Angel v. Cornell Const. Co., Inc.

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Angel v. Cornell Const. Co., Inc.
1992 OK CIV APP 65
841 P.2d 1163
63 OBJ 3797
Case Number: 76796
Decided: 05/26/1992


Appeal from the District Court of Blaine County; Larry D. Smith, Trial Judge.

¶0 Trial court dismissed tortfeasor's third-party action against the State of Oklahoma seeking contribution for its alleged part in injuring the plaintiff. The plaintiff did not name the State as a defendant. Tortfeasor maintains that the Governmental Tort Claims Act applies only to the State's tort liability and does not even address, let alone bar, the State's contribution liability when the State is a joint or concurrent tortfeasor.

J. William Archibald, Holloway, Dobson, Hudson & Bachman, Oklahoma City, for appellant
Susan B. Loving, Atty. Gen., Robert M. Anthony, Asst. Atty. Gen., Oklahoma City, for appellee.

REIF, Judge.

¶1 Defendant-tortfeasor, Woodward Hull, Inc., appeals the dismissal of its third-party action against the State of Oklahoma seeking contribution for the State's alleged part in injuring the plaintiff. The State was not named as a defendant by the plaintiff. Hull and another defendant-tortfeasor settled with the plaintiff. Hull believed the State was a joint tortfeasor and owed contribution for plaintiff's recovery.

¶2 In waiving the State's sovereign immunity for torts in the Tort Claims Act, the legislature did not intend to make the State just another tortfeasor. It fashioned a special, specific rule of liability. Section 153(B) of the Act expressly provides that "[t]he liability of the state . . . under this act shall be exclusive and in place of all other liability . . . at common law or otherwise." This is akin to the "exclusive liability" of an employer under the Workers' Compensation Act for job-related injuries sustained by an employee. See 85 O.S. 1991 § 12 . An employer's exclusive liability under the Workers' Compensation Act bars further indirect liability for contribution or indemnification where an injured employee elects to sue a third-party tortfeasor. Harter Concrete Products, Inc. v. Harris, 592 P.2d 526 (Okla. 1979). In the place of contribution, the court recognized that the tortfeasor could claim responsibility on the part of the employer as a defense to the injured worker's suit. Id. at 529. This is known as "ghost-tortfeasor" liability. Paul v. N.L. Industries, Inc., 624 P.2d 68 (Okla. 1980).

¶3 The Tort Claims Act prescribes the sole manner in which the party who sustains a loss can recover from the State for the torts of its officers and employees. Like the Workers' Compensation Act, the Tort Claims Act clearly contemplates that the State will be directly liable to the party who sustains a loss and who complies with the Act in pursuing a claim. The Act applies with equal force to cases where the State is the lone tortfeasor or is a joint or concurrent tortfeasor. In either situation, a claimant must pursue recovery from the State for amount of the loss caused by any fault of the State, and the State is liable to the claimant only to the extent of its fault. Where a claimant fails to pursue or establish the State's liability pursuant to the Act, the State has no liability for any part of the claimant's loss. In cases where a plaintiff-claimant has not pursued direct liability against the State, other tortfeasors, joint or concurrent, cannot do so indirectly by way of contribution, but are left to reduce their liability by establishing the degree or percentage of the State's "ghost-tortfeasor" liability.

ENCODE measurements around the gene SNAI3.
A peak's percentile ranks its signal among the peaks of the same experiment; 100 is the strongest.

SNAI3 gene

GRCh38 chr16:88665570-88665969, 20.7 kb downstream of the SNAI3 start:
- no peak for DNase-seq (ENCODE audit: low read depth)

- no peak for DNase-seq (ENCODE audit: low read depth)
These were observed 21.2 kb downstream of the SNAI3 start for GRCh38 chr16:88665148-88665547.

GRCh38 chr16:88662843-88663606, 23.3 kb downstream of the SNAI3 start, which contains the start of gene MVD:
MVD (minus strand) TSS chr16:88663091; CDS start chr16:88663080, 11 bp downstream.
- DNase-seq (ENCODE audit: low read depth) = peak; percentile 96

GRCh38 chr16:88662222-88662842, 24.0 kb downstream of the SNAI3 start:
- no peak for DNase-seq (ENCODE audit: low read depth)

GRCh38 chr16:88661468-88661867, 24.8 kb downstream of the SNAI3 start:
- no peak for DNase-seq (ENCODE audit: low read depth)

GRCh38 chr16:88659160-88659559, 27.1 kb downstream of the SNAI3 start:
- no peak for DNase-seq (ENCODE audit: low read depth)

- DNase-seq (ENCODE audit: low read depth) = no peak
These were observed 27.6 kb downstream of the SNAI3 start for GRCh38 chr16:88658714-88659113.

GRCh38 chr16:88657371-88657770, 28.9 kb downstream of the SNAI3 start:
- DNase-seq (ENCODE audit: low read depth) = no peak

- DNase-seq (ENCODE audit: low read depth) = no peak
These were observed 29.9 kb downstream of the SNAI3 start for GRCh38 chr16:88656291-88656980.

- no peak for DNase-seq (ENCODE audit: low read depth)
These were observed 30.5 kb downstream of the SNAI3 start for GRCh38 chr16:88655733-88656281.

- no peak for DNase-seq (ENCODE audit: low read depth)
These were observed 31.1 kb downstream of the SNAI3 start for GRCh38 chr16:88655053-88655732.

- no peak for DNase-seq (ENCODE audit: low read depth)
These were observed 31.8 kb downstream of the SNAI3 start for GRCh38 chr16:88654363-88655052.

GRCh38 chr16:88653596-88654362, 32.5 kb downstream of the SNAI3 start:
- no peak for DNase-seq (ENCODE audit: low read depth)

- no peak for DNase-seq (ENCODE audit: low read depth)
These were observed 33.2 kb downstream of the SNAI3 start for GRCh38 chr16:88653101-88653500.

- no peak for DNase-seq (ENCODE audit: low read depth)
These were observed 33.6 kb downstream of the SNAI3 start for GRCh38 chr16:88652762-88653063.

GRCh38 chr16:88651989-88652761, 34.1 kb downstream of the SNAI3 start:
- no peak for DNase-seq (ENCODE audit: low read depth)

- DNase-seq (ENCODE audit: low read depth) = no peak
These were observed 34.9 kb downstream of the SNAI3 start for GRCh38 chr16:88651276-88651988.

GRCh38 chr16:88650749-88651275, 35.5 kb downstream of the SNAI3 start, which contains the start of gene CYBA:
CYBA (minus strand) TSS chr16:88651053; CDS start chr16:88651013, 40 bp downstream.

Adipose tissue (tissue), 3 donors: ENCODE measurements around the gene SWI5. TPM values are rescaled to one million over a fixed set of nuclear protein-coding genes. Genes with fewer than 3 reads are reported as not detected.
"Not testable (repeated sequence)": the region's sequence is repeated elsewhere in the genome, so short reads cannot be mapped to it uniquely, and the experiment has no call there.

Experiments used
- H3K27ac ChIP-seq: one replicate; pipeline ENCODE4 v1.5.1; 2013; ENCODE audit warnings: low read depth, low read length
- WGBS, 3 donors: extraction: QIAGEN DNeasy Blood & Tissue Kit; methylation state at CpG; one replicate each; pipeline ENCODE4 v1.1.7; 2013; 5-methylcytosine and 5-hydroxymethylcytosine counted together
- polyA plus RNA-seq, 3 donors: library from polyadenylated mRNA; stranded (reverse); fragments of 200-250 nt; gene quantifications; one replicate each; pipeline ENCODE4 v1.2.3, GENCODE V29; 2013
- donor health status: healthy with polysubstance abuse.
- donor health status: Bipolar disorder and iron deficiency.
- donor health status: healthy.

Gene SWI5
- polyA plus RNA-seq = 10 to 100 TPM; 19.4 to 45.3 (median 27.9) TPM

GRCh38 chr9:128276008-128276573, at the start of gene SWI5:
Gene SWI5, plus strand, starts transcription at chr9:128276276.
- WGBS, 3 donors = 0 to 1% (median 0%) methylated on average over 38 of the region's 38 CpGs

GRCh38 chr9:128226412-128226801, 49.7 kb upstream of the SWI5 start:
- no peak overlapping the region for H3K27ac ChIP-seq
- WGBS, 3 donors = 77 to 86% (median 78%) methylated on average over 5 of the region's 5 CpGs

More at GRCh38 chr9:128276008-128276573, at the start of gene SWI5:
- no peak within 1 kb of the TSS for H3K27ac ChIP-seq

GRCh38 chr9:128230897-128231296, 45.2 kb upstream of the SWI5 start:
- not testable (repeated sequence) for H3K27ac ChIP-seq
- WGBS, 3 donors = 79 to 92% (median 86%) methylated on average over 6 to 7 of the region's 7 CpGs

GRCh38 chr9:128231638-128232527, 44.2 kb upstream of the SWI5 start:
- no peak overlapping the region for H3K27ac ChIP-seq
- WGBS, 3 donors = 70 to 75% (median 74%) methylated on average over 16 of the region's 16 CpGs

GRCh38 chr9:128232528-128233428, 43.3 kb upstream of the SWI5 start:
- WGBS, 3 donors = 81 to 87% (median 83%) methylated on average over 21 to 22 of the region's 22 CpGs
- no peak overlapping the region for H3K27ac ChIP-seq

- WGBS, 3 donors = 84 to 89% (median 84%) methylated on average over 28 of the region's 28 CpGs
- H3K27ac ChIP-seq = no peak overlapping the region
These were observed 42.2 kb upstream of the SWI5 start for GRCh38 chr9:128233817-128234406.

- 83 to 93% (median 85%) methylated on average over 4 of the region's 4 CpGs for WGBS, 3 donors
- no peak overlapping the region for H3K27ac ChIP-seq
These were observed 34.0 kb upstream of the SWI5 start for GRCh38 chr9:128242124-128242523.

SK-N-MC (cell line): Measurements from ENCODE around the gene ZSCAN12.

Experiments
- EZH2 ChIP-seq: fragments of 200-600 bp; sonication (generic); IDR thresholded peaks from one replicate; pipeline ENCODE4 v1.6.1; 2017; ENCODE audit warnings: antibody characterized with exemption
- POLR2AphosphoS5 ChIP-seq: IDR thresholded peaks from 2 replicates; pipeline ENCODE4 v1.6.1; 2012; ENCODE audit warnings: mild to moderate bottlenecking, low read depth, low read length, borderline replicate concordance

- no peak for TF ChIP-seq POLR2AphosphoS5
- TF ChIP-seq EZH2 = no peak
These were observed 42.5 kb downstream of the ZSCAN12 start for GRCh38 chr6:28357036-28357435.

¶4 We hold that the "exclusive liability" of the State to "claimants" set forth in the Governmental Tort Claims Act bars contribution actions by tortfeasors who may have acted jointly or concurrently with the State in causing a claimant's "loss." Given the fact that Hull was not a "claimant" but an alleged joint tortfeasor seeking contribution, the trial court did not err in dismissing Hull's third-party action against the State.

¶5 BACON, C.J., and STUBBLEFIELD, J., concur.


1 The plaintiff was injured when his vehicle was forced off a state highway by vehicles belonging to the two defendant-tortfeasors. The incident occurred at a site where construction was taking place. Woodward Hull based its theory of contribution from the State on the ground that the State was negligent in its supervision of the construction area.